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Ugly Sweater Party: No Ducking the Truth

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The Anaheim Ducks have a short, but memorable, history with jerseys.

Whether Mighty or otherwise, the Ducks have had some great and some not so great jerseys.

On October 8, 1993 the Mighty Ducks of Anaheim played the first game in franchise history, losing 7-2 at home against the Detroit Red Wings. Two months prior to that, on August 3, my younger sister was born about a 30-minute drive or a two hour commute up the 57 freeway. It has yet to be determined who will be a greater source of joy, pride, anger, and embarrassment in my life. And, much like my younger sister, the then Mighty Ducks of Anaheim have gone through some major style changes over the last 26 years. While there have been some definite hits, there have also been a few misses.

Before we get to which jersey it is, I would like to spend a small moment on which jersey it is not. it is absolutely and unequivocally NOT the Mighty Ducks first third jersey. It is not the “Breakout” jersey. The breakout jersey is actually quite good and if you people had any culture you would know this. To paraphrase Justin Timberlake pretending to be the guy who created Napster who actually stole the idea from Seth Green, “a jersey isn’t cool, you know what’s cool? A jersey ON your jersey”.

Adam Henrique sports the “Breakout” jersey during warmups

Look at that! Is it a little cartoonish? Sure. But its a THIRD JERSEY PEOPLE! Let’s let our hair down. Let’s take our heels off. Let’s have a little fun.

Wait a minute. Oh no. I’m sorry, I have just received a call from 200 Hockey Men and I have been informed we are not actually allowed to have fun. Thus, this jersey is, in fact, quite bad. Such is life.

However, the ACTUAL worst jersey in the history of the Anaheim Ducks is not an Anaheim Ducks jersey at all. It was a Mighty Ducks of Anaheim jersey. The truly worst Anaheim Ducks jersey of all time is actually both versions of the team’s second ever third jersey. Yes you read that correctly, there was apparently a time where you could have two third jerseys. The Mighty Ducks of Anaheim quickly ditched the “Breakout” alternates, despite a winning record, in favor of a home and away set of, well, these.

Now it should be noted, I had one of these jerseys when I was a very small child. And it was awesome. I loved it because it was a Mighty Ducks jersey and I liked the Mighty Ducks. It also had 27 on the back for my birthday, and, most importantly, it was a gift from my uncle. I would very much like to say that, in the event my uncle is reading this: Jimmy, it was the 90’s and it wasn’t your fault. Disney did a lot of weird stuff in the 90’s and this was among the least transgressive.

That said, these jerseys suck in hindsight. I’m not really sure what the whole point of these jerseys was other than to make the team look like a bunch of beer leaguers who got lost on their way to a Gretzky indoor rink. In a shocking momemnt of clarvoyance, the team was able to design a jersey that would induce a “T-Pose”. I assume the Duck’s lack of success in the years where this was an option is directly related to them being entirely too into Fortnite nearly two decades before the game was created.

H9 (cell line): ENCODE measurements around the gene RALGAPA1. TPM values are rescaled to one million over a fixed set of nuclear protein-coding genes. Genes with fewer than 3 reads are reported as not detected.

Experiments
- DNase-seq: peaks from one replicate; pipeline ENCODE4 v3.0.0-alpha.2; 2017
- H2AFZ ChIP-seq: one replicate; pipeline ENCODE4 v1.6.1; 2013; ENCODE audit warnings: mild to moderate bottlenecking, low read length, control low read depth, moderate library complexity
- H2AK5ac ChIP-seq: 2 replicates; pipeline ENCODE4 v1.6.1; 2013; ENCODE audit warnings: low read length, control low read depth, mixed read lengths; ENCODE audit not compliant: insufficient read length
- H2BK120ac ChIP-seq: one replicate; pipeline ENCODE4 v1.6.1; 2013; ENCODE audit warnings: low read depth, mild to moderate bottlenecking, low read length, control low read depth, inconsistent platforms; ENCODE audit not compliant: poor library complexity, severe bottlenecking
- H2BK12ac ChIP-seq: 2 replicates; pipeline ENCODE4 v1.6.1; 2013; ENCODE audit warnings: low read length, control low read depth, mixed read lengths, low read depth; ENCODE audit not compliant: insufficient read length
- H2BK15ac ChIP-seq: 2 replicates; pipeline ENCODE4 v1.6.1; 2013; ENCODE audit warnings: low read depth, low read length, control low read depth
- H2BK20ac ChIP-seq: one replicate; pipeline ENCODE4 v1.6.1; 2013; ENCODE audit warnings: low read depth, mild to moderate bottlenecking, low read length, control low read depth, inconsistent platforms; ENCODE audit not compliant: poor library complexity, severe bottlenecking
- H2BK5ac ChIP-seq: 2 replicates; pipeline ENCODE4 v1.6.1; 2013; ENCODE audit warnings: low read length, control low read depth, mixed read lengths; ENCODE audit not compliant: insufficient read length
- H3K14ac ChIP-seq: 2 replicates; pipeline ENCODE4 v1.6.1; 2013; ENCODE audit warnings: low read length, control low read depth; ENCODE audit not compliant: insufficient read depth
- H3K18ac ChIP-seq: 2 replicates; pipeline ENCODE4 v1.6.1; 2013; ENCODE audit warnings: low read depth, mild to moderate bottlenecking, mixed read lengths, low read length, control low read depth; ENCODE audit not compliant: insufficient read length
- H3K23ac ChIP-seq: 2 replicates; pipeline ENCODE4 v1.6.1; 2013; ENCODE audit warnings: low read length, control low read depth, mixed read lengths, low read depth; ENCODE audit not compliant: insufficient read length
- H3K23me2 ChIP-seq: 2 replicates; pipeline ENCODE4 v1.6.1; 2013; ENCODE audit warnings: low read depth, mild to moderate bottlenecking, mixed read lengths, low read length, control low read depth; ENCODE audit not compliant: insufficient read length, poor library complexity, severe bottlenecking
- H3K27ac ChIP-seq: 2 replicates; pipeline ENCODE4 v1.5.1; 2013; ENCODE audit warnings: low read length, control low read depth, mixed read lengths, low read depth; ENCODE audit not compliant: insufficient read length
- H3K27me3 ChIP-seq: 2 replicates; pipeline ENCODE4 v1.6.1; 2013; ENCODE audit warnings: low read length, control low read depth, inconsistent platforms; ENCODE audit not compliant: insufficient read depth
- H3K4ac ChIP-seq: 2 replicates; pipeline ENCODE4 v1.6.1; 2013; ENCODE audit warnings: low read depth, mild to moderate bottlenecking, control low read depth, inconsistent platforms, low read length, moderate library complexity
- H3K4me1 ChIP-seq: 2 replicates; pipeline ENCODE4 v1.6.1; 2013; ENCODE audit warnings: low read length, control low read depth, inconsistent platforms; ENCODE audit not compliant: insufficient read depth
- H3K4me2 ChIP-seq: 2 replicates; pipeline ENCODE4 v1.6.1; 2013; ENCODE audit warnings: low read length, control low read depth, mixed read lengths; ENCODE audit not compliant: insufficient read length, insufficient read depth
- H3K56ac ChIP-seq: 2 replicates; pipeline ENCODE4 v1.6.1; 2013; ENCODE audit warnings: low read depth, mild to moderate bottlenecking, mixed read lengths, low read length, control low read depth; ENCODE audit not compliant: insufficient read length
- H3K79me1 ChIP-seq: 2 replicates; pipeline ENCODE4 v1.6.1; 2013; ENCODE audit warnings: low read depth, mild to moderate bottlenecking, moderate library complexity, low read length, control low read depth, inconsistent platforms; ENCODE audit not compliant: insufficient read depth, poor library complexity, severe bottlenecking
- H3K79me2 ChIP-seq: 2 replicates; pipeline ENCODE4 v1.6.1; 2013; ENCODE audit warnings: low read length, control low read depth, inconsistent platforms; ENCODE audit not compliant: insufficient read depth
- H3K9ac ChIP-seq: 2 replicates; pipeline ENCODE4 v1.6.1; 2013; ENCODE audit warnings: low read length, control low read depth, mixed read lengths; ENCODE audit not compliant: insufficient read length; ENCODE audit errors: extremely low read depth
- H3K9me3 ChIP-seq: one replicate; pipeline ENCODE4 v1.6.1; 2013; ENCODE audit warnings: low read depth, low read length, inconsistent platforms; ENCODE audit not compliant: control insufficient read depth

Yet, it seems fair to say that their crimes against High Fashion are the least of their offenses. No the thing that truly makes these Anaheim’s worst jerseys is that they were a harbinger of things to come. As mentioned before, they had both home and away versions, making them less third jersys and more an entirely new set of MDA uniforms, and for this I cannot forgive them. As soon as these saw the light of day, it was only a matter of time until the franchise moved away from their classics from their first season.

Getty Images/NHLI

Those jerseys were perfect. They were simple, distinctive, and bold. The combination of plum and teal with silver and white as accent colors was a breath of fresh air for a league where almost everyone wore black, blue, or red. The Mighty Ducks logo is far more menacing than it has any right to be (even if it was relatively cartoonish), especially considering the only reference up to that point was the jersey from the Mighty Ducks movie. And while I love to see the occasional Conway 96 walking the halls of the Honda Center, the logo on those jerseys was not great to say the least.

The coat of arms as it were with the mask over the crossed sticks was far more refined and hostile. A terrific sports logo. The jersey themselves had a rather minimalist design with only the logo and some slight diagonal lines at the bottom of the torso and sleeves. In fact, it won an ESPY for “Most Fashionable” in 1997, having outsold every other jersey combined that year.

No, you aren’t dreaming. There was actually a time where ESPN acknowledged both hockey and Anaheim as a real thing. And while it may be unfair to say the demise of both those facts rests solely on the plum and jade striped shoulders of those terrible Mighty Ducks jerseys, the words “reasonable” and “fan” have never gone together for a reason.

No, the worst jerseys in the history of the Anaheim Ducks are the striped monstrosities that brought an end to an era of Ducks excellence.